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Delhi HC delivers an important pronouncement on permanent establishment

In a significant decision delivered recently, the Hon’ble High Court of Delhi (“Hon’ble HC”) has shot down the case of the Income Tax Department (“ITD”) wherein the ITD had alleged three kinds of permanent establishments (“PE”). In Progress Rail Locomotive Inc.[1] (“Assessee”), the ITD intended to target the Assessee by putting it in all three conceivable PE silos i.e., Fixed Place PE, Service PE and dependent agent PE (“DAPE”) and used it as reasons to reopen the case. The Hon’ble HC rejected the contentions of the ITD by holding them to be prima facie unsustainable.

ITD’s contentions

The Assessee is a US-based company engaged in the manufacturing and supply of equipment to rail customers globally, including the Indian Railways. The Assessee has a wholly owned subsidiary called Progress Rail Innovations Private Limited[2] (“PRIPL”).

The ITD contended that PRIPL’s premises in India were at the Assessee’s disposal, and were  also used by its personnel visiting India for discussions with its customers like the Indian Railways. The ITD relied on the “Marketing and Engineering Services Agreement” between the Assessee and PRIPL to contend that the latter was engaged in providing support for marketing, warehousing, inventory management and transportation, etc., to the Assessee. Some employees of PRIPL reported to the employees of Assessee located outside India. The ITD alleged PRIPL to be a virtual projection of the Assessee in India and hence, should be regarded as its PE in India. The ITD extensively relied on the statements obtained from the employees of PRIPL, their emails etc to further buttress its arguments.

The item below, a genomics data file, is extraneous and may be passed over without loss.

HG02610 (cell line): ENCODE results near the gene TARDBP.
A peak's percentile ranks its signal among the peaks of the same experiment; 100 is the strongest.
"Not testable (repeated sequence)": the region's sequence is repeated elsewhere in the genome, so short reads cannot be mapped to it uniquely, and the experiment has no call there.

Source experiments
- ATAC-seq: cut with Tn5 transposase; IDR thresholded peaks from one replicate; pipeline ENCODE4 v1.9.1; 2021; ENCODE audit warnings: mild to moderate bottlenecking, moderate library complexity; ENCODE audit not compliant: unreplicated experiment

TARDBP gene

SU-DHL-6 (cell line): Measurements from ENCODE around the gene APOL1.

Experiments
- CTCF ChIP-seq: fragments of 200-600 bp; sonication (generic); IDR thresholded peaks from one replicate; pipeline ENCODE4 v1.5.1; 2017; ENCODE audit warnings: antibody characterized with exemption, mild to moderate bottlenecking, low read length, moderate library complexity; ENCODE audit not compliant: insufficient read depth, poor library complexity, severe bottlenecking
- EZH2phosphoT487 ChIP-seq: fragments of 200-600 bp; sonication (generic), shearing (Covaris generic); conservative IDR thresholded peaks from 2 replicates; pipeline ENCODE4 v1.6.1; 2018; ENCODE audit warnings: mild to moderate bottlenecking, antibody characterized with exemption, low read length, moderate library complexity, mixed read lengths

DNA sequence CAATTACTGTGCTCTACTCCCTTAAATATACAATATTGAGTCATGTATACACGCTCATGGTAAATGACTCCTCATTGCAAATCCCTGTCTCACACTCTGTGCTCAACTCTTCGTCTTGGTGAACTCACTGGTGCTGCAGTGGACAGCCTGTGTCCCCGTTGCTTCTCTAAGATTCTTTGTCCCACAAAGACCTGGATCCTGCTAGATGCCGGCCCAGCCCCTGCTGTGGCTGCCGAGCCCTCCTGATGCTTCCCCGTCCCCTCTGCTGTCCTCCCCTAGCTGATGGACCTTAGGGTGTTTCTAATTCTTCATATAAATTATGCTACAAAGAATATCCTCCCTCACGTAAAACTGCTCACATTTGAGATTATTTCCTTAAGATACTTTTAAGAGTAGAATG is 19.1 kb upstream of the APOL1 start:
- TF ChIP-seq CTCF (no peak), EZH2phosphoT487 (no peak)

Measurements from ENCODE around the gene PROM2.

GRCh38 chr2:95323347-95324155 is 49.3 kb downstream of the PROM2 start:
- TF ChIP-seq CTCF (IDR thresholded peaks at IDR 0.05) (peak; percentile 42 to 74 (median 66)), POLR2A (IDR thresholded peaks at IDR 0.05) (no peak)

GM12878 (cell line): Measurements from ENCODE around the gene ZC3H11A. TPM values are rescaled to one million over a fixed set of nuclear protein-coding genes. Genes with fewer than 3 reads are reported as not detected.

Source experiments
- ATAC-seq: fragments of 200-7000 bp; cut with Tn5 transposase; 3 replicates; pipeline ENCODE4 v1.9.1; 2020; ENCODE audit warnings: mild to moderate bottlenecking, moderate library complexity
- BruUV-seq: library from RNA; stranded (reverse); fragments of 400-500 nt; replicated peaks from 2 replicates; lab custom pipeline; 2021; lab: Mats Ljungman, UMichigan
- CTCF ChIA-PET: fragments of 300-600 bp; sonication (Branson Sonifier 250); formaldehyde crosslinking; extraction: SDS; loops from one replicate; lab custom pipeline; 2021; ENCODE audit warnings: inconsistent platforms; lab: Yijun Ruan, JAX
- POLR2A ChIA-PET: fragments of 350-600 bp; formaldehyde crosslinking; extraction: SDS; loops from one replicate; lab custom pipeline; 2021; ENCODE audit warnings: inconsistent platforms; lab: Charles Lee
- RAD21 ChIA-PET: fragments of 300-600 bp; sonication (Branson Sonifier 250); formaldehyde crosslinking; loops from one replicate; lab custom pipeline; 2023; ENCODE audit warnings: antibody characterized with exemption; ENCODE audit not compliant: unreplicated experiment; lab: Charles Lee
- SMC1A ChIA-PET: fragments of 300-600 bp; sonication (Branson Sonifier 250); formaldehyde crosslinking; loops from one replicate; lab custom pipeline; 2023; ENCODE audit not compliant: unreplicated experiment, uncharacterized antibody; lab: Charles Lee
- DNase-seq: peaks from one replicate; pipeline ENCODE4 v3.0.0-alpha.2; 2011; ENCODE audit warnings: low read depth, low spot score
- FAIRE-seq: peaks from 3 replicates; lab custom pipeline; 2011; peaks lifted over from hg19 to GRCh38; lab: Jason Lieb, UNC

The ITD also alleged that the employees of the Assessee visited India to oversee PRIPL‘s operations and devise future business strategies. Thus, it was contended that the Assessee was furnishing services in India through its employees to PRIPL. The ITD relied upon Article 5(2)(l)(ii) of India USA DTAA and pointed out that where a foreign entity provided services through its personnel in another country for a related enterprise, even a single visit by such people could establish a Service PE since the India-USA DTAA does not stipulate a minimum time-period, unlike other DTAAs.

With respect to creation of a DAPE in India, the ITD alleged that PRIPL was authorised to take decisions on behalf of the Assessee w.r.t sales in India to its customers like the Indian Railways, submission of tenders, follow-ups for POs, tracking of delivery, payments, other communications, etc. The ITD argued that PRIPL had the authority to conclude contracts and hence, was acting as a dependent agent of the Assessee in India. A rubber stamp belonging to the Assessee was also found in the office of PRIPL during a survey. The ITD also contended that PRIPL secured orders for the Assessee and hence, constituted DAPE even as per Article 5(4)(c) of India USA DTAA.

Arguments put forward by the Assessee